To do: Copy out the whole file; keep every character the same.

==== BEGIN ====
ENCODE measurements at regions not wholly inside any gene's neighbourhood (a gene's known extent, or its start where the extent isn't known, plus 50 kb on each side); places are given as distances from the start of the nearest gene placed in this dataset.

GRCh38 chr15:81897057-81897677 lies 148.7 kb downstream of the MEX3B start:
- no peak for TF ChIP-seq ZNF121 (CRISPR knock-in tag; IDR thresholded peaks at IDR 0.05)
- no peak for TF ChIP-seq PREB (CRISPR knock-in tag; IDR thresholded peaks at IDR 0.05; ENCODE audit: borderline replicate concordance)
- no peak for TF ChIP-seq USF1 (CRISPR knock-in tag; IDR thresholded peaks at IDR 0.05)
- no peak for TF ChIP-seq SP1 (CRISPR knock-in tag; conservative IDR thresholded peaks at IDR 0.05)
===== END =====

ENCODE measurements at regions not wholly inside any gene's neighbourhood (a gene's known extent, or its start where the extent isn't known, plus 50 kb on each side); places are given as distances from the start of the nearest gene placed in this dataset.

GRCh38 chr15:81897057-81897677 lies 148.7 kb downstream of the MEX3B start:
- no peak for TF ChIP-seq ZNF121 (CRISPR knock-in tag; IDR thresholded peaks at IDR 0.05)
- no peak for TF ChIP-seq PREB (CRISPR knock-in tag; IDR thresholded peaks at IDR 0.05; ENCODE audit: borderline replicate concordance)
- no peak for TF ChIP-seq USF1 (CRISPR knock-in tag; IDR thresholded peaks at IDR 0.05)
- no peak for TF ChIP-seq SP1 (CRISPR knock-in tag; conservative IDR thresholded peaks at IDR 0.05)